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The Nicholls Farm has dedicated a newly created wetland for coastal restoration research and other projects, thanks to the support of Ducks Unlimited and the Natural Resources Conservation Service. Water is pumped from Bayou Folse into the wetland so that the plants can filter out nutrients, and then the nutrient-free water is returned to Bayou Folse. This project will reduce the amount of nutrients that reach the Gulf of Mexico. A second wetland research facility is set to be located directly across from Bayou Folse at the Nicholls Farm.
“DU is happy to be a part of this project. We appreciate NRCS allowing us to be involved, and we look forward to doing more work with Nicholls State University in the future,” said Ducks Unlimited Director of Conservation Programs – South Louisiana Mr. Cassidy LeJeune.
Bayou Folse, an impaired waterway, contains high levels of nutrients caused by fertilizer runoff and home septic systems. The wetland serves as a filter for nutrient removal, returning the clean water back into the bayou.
The 277-acre farm is three miles south of Nicholls’ campus and serves as an environmental research and education center for Nicholls and other partners. Labs, classrooms, greenhouses, shade houses, storage barns and a 7.5-acre pond for wetland plant production are all housed at the farm.
Nicholls biology students and faculty have expanded coastal restoration efforts through the farm by growing and harvesting more than 35,000 plants at the farm and replanting them along the coast and barrier islands. Among the plants grown are black mangroves, beach dune grasses, and coastal oak trees.
“In addition to removing nutrients from Bayou Folse, this weltand will provide multiple opportunities for student learning activities and community engagement,” said Professor and Head of Biological Sciences Quenton Fontenot.
Since 1935, the Barataria-Terrebonne basins have lost about 600,000 acres of land. Louisiana loses a football field of coastal islands and wetlands every 100 minutes and has experienced the highest rate of wetlands loss in the country, accounting for 80% of the nation’s coastal wetland loss, with more than 2,000 square miles turned to open water, an area roughly the size of Delaware.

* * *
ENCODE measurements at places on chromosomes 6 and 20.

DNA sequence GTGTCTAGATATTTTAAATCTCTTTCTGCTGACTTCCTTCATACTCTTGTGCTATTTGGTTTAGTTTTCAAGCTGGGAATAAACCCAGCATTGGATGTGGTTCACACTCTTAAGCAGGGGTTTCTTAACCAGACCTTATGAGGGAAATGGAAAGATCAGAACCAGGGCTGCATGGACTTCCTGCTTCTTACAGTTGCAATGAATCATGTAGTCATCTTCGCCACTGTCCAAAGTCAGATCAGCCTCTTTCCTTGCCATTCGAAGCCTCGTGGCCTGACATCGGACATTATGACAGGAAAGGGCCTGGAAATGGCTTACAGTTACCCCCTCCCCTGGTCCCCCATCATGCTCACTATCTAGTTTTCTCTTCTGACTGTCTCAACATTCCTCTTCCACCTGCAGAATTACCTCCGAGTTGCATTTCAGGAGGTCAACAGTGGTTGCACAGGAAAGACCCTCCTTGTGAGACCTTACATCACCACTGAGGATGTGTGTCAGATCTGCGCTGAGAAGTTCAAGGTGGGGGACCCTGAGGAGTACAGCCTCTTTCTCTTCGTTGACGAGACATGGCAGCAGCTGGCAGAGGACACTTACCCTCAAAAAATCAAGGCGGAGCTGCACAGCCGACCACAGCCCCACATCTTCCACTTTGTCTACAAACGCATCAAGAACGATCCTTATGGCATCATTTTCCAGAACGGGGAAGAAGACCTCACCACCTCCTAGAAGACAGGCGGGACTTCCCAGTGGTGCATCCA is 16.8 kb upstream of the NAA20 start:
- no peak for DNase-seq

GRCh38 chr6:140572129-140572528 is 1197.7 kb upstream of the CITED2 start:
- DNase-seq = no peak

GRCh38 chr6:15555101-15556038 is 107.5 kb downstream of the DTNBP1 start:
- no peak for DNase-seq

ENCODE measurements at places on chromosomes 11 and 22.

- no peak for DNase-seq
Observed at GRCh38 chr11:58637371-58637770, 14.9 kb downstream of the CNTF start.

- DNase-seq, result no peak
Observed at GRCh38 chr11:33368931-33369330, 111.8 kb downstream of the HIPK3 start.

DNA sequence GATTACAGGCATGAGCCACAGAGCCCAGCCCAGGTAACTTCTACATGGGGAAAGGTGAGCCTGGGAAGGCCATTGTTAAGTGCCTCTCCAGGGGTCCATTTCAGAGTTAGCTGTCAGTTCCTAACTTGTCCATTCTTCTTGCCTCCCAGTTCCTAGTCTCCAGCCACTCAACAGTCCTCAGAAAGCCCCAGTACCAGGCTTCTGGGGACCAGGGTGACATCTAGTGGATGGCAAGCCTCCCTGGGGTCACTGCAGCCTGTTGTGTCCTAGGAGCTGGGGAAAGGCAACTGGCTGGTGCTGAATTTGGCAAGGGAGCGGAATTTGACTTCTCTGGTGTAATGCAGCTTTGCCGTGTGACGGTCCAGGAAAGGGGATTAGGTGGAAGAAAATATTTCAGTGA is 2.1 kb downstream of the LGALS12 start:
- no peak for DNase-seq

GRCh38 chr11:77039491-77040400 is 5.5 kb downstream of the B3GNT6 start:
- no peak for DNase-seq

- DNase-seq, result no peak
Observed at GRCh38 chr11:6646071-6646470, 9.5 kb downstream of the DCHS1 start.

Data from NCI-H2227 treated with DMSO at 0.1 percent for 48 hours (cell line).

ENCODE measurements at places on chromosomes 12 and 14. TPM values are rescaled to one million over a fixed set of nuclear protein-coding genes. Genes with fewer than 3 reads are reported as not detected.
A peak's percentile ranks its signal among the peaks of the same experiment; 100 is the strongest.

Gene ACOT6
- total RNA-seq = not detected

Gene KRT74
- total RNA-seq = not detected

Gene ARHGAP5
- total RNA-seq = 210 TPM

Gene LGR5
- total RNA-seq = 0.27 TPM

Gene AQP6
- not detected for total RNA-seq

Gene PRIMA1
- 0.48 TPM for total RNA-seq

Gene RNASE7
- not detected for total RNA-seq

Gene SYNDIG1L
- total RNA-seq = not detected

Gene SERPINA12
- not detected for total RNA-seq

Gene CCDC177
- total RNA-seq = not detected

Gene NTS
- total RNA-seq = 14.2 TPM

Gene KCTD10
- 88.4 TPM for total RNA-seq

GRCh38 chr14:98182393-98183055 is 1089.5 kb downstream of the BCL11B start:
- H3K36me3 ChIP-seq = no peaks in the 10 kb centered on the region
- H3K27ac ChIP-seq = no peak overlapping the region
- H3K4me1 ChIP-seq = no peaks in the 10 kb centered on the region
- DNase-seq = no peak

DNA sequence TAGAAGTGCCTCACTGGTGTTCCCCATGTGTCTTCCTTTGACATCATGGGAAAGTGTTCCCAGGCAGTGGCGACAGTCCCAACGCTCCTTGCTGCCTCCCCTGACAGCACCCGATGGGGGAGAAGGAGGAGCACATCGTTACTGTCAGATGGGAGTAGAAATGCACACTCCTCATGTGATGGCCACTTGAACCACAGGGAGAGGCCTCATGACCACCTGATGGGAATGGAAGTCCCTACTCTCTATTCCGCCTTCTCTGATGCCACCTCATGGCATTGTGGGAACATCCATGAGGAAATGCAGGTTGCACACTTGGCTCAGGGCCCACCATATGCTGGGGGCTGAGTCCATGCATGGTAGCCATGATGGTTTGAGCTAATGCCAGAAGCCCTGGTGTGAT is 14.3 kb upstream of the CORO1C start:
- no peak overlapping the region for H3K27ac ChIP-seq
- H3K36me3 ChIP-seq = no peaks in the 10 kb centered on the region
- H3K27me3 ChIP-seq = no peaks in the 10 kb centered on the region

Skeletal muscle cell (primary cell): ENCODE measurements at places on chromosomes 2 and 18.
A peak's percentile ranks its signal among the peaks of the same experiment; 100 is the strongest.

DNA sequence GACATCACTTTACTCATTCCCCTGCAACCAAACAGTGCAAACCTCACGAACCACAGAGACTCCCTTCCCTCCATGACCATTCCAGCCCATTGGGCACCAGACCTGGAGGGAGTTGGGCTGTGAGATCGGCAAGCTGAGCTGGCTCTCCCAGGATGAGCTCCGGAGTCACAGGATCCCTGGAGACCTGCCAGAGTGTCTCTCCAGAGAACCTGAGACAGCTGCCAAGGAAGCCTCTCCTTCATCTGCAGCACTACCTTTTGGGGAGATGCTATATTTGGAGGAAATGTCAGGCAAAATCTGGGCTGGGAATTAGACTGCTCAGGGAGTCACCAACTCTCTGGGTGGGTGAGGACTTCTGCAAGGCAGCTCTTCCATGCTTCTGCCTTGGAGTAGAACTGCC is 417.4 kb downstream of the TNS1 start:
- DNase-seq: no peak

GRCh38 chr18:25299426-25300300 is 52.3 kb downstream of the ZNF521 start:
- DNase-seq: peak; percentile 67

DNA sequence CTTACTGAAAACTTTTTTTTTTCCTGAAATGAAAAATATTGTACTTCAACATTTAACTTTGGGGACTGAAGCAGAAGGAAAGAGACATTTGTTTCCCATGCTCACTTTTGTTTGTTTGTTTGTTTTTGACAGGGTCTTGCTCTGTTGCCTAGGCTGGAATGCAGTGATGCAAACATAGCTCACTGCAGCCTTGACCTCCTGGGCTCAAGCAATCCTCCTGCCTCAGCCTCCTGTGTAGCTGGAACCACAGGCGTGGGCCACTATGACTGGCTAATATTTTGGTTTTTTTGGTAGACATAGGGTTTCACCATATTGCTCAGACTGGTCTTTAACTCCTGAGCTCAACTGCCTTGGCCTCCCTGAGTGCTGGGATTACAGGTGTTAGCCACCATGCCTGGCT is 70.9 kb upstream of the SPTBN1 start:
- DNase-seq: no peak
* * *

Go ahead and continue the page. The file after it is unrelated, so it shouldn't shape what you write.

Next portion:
To preserve and protect the coast from future storms, Nicholls is set to open its Coastal Center, with a groundbreaking slated for fall 2023. The $21 million project will be located on the Nicholls campus at the corner of Colonel Drive and Ardoyne Drive, across from Calecas Hall.
The Coastal Center will work directly with the Nicholls Farm, serving as a testbed for real-world application of the center’s coastal research. The Farm is an integral part of the University’s plans to become the center for coastal restoration research in Louisiana.
The center’s collaborative space will allow scientists from all over the state and beyond, including those from Coastal Protection and Restoration Authority, the Water Institute of the Gulf and Nicholls biological sciences and geomatics departments, to collaborate and advance research to repair and rebuild the state’s receding coastline. To learn more, visit https://www.nicholls.edu/coastal-center/.
About Ducks Unlimited
DU got its start in 1937 during the Dust Bowl when North America’s drought-plagued waterfowl populations had plunged to unprecedented lows. Determined not to sit idly by as the continent’s waterfowl dwindled beyond recovery, a small group of sportsmen joined together to form an organization that became known as Ducks Unlimited. Its mission: habitat conservation
Thanks to decades of abiding by that single mission, Ducks Unlimited is now the world’s largest and most effective private waterfowl and wetlands conservation organization. DU is able to multilaterally deliver its work through a series of partnerships with private individuals, landowners, agencies, scientific communities and other entities.
About Natural Resources Conservation Service
For more than 80 years, NRCS has helped people make investments in their operations and local communities to keep working lands working, boost rural economies, increase the competitiveness of American agriculture, and improve the quality of our air, water, soil, and habitat. NRCS’s mission is to deliver conservation solutions so that agricultural producers can protect natural resources and feed a growing world, with a vision for a world of clean and abundant water, healthy soils, resilient landscapes, and thriving agricultural communities through voluntary conservation.